All in all, I thoroughly enjoyed Deadly Shore and found myself hanging out in my driveway because I wanted to hear what would happen next. That, my friends, is a sign of an exciting audiobook, don’t you think?

Reviewed by Lelia Taylor, June 2017.

About the Author
Andrew Cunningham

I was born in England, but have spent most of my life living in the U.S.—including  25 years on Cape Cod before moving to Florida. A former interpreter for the deaf and long-time independent bookseller, I’ve been a full-time freelance writer and copy editor for many years. A 4th-degree Master Blackbelt in Tang Soo Do, I finally retired from active training when my body said, “Enough already! Why are you doing this to yourself?” I’m married, with two grown children and two awesome grandsons. My wife and I spend as much time traveling as we can, and are especially fond of cruising the Caribbean.

​I have been gratified by the response to my books. When I published Eden Rising back in the spring of 2013, I had no idea what to expect. When I sold my first few copies, I was excited beyond belief that someone was willing to take a chance on it. Numerous books and thousands of copies later, I am still humbled by the emails I get from readers telling me that my books kept them up late into the night.

In October of 2014, Wisdom Spring made me an official Amazon Bestselling author, a thrill I never thought would happen. But it still comes down to being able to bring a few hours of escape to a reader. That’s what it’s all about for me.

WebsiteFacebookTwitterGoodreadsAmazon

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About the Narrator
Greg Hernandez

For more than 20 years I worked as a radio news reporter and news writer.  I spent half of my broadcasting career at ABC News Radio in the Washington, D.C., bureau.  I covered all the federal agencies as well as Congress and the White House.  I reported on a wide range of stories during my career, including financial and entertainment industry news.

I have worked as a federal government spokesman at three separate agencies for more than 20 years.  At the National Oceanic and Atmospheric Administration (NOAA, U.S. Commerce Department), I introduced podcasting in 2005 just a few weeks before Hurricane Katrina struck the Gulf Coast of the United States.  The 19 podcasts I narrated and produced from August 2005 to June 2007 were downloaded more than 600,000 times during that period.  They’re still online at the following link.

http://www.noaa.gov/podcasts/podcast-archive.html

I enjoy narrating audio books because it gives me great satisfaction bringing to life books of all genres, especially mysteries and thrillers.

TwitterACX

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Play an excerpt here.

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Follow the tour:

Jun. 21st:
Kristina Stanley (Spotlight + Audio Excerpt)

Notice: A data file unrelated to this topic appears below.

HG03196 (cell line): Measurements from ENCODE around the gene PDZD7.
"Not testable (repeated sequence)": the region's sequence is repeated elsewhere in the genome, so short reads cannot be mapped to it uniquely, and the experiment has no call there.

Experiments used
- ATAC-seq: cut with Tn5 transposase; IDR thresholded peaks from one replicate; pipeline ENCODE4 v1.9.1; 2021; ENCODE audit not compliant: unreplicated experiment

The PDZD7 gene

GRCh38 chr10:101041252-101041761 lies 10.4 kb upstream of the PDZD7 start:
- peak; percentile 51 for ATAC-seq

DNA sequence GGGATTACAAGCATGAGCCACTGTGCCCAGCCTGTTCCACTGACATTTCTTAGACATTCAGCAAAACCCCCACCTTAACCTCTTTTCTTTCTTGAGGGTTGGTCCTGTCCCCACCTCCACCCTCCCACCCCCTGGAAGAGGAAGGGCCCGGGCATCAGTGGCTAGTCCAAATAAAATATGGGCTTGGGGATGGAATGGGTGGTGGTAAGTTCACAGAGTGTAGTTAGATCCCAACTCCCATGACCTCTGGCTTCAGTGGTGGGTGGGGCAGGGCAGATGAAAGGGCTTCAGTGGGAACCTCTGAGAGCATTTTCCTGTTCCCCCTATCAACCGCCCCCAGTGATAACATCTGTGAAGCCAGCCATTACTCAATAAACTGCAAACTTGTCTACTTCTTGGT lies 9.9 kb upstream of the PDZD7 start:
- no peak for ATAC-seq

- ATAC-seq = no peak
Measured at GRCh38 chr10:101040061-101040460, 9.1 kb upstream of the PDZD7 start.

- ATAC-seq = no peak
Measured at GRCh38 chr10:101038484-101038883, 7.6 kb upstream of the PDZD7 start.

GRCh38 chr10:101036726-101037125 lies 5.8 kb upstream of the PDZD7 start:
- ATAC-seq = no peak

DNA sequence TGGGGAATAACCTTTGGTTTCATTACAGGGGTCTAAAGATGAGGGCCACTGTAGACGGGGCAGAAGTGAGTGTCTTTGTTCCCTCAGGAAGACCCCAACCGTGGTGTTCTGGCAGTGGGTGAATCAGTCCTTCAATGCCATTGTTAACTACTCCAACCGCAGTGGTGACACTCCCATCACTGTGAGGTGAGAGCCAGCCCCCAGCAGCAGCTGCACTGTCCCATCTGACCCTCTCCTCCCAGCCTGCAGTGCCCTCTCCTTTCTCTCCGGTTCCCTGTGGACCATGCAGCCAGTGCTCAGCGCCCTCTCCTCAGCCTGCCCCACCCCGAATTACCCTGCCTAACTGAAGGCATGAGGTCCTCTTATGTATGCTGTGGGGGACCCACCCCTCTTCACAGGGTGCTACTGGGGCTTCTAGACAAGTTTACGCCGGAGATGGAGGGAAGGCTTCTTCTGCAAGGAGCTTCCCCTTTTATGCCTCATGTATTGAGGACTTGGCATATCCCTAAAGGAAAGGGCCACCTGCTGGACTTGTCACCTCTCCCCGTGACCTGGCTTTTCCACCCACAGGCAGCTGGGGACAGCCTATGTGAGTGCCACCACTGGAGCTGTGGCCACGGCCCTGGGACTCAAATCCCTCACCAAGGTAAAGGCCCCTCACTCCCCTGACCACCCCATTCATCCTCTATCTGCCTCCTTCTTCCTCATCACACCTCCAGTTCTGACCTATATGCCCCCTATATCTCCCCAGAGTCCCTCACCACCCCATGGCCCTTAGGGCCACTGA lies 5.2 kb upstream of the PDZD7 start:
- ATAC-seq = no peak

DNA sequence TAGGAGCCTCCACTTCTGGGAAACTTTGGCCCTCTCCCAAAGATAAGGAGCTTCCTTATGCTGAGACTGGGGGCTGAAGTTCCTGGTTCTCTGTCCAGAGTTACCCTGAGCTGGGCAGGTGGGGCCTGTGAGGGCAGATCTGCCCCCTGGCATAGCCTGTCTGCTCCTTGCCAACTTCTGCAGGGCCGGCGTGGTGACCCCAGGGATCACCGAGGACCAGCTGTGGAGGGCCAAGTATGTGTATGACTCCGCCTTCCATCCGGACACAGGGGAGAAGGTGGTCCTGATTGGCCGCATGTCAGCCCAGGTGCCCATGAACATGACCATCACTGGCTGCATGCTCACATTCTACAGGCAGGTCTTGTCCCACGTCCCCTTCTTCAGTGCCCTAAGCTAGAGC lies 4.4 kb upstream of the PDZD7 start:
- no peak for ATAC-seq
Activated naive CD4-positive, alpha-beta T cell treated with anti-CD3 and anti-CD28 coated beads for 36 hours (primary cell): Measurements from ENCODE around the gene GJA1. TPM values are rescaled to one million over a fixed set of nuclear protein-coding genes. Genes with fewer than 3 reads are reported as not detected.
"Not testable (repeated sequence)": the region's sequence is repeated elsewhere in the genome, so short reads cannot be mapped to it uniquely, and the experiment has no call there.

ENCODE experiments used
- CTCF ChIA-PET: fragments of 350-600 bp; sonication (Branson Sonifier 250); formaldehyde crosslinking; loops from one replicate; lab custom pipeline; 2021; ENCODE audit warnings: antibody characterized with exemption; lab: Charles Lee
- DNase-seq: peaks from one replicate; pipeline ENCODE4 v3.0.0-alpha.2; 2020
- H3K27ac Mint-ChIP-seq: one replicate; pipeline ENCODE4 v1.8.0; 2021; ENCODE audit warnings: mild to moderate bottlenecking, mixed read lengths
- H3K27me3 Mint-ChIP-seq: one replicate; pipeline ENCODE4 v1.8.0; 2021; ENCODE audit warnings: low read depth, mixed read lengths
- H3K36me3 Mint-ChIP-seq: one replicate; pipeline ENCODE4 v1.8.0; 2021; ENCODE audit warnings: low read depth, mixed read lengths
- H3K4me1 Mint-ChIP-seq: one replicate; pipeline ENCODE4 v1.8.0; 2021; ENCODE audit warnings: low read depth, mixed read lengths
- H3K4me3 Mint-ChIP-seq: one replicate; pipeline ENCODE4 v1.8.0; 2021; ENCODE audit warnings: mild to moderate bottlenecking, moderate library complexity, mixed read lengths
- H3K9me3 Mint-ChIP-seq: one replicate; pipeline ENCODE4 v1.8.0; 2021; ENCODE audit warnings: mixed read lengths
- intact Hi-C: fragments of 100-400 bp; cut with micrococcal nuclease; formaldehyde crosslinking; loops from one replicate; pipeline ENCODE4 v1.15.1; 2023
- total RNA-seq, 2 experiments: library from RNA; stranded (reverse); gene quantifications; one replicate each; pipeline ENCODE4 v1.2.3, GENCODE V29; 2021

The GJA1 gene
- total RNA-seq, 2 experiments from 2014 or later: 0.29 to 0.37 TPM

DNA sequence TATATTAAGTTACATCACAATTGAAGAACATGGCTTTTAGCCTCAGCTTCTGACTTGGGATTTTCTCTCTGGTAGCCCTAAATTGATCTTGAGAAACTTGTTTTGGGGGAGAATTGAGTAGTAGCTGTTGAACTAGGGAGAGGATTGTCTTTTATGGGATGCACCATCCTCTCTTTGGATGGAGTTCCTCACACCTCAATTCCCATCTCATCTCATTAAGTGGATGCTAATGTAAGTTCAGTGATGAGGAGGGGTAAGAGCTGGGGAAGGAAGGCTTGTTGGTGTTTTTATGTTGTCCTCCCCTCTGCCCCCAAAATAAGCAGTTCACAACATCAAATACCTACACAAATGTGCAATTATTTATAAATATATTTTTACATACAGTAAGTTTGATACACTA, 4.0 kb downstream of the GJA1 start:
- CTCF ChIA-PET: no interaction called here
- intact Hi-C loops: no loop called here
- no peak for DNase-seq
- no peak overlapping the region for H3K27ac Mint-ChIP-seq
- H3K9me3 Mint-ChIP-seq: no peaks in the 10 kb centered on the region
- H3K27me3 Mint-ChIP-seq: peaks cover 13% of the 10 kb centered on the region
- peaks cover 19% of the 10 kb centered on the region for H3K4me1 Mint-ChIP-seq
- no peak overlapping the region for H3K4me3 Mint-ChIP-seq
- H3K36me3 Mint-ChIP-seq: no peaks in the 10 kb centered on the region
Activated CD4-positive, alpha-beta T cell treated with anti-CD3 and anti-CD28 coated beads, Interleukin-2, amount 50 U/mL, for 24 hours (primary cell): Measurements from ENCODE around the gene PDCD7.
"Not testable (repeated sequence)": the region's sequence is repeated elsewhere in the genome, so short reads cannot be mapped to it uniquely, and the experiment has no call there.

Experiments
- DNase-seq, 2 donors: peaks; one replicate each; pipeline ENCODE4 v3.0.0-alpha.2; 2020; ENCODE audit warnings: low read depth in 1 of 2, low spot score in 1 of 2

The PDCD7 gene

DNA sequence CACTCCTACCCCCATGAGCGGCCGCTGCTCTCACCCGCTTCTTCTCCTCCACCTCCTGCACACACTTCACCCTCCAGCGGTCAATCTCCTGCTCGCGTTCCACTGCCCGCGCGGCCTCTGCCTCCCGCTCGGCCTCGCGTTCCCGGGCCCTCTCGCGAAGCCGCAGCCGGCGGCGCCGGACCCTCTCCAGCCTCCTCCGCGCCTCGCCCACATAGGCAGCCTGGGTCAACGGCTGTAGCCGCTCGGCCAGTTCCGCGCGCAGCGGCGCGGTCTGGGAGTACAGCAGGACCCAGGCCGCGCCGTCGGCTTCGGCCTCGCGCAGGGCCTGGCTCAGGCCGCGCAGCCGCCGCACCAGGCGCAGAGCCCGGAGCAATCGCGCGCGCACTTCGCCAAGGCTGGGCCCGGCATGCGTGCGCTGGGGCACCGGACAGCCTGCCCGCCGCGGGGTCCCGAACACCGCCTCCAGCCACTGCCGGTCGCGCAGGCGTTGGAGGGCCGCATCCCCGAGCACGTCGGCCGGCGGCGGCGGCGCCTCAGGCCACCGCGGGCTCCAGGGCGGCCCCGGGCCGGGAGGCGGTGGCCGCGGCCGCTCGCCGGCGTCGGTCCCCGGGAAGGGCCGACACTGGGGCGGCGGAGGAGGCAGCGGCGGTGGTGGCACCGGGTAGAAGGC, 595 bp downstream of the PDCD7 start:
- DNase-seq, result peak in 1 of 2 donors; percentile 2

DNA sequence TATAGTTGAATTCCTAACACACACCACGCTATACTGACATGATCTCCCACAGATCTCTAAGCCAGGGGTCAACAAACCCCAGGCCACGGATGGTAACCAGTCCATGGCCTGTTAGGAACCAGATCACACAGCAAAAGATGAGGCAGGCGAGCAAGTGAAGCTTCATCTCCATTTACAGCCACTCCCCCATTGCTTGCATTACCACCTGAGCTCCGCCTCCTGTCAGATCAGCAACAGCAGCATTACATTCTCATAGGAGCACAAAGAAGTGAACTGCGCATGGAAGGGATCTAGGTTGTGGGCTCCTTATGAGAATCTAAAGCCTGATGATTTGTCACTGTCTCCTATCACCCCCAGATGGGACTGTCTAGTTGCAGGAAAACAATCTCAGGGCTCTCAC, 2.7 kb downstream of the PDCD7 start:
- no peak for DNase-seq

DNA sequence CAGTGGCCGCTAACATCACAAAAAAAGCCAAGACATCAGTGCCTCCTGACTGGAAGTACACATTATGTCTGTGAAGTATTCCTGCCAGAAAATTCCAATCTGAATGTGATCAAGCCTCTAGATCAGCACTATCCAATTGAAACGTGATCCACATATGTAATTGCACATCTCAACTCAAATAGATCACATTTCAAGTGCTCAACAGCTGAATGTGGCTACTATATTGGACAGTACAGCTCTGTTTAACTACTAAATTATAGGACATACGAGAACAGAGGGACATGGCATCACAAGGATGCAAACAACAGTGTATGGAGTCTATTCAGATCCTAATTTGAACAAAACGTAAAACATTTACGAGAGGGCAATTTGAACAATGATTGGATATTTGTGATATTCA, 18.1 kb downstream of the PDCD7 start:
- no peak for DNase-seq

Jun. 22nd:
Dab of Darkness (Review)
Buried Under Books (Review)

Jun. 23rd:
CGB Blog Tours (Spotlight + Audio Excerpt)
The Bookworm Lodge (Spotlight + Audio Excerpt)

Jun. 24th:
A Book and A Latte (Review)

Jun. 25th:
Lomeraniel (Review, Spotlight + Audio Excerpt)
Jorie Loves A Story (Review)

Jun. 26th:
Between the Coverz (Review, Spotlight + Audio Excerpt)
Bound 4 Escape (Review)
Audio Audits (Review)

Jun. 27th:
Hall Ways (Review, Spotlight + Audio Excerpt)
The Book Addict’s Reviews (Review, Spotlight + Audio Excerpt)

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Book Review: Sweet Tea Tuesdays by Ashley Farley

Sweet Tea Tuesdays
Ashley Farley
Leisure Time Books, May 2917
Ebook
Leisure Time Books, March 2017
ISBN 978-1-946229-37-3
Trade Paperback

From the author—

Three best friends met every Tuesday for twenty-six years. And then they stopped.

When new next-door neighbors Georgia, Midge, and Lula first assembled on Georgia’s porch in Charleston for sweet tea, they couldn’t have known their gathering was the beginning of a treasured tradition. For twenty-six years they have met on Tuesdays at four o’clock, watching the seasons change and their children grow up, supporting each other in good times and in bad. With their ambitions as different as their personalities, these best friends anticipate many more years of tea time. And then, one Tuesday, Georgia shares news that brings their long-standing social hour to an abrupt halt. And that’s only the beginning as unraveling secrets threaten to alter their friendship forever.

Picture yourself and a couple of neighbors enjoying a glass of sweet tea on the front porch once a week, spending a little time catching up on each other’s doings and the latest tales about the kids and the men in your lives. Some weeks, you’ll watch the sun set; others, you’ll just savor the warm afternoon and coastal breezes. There are tears sometimes, a lot of laughs, perhaps the occasional spat, and the tea just might become a glass of wine. Most importantly, this is tradition and the essence of friendship, the very reason front porches were created.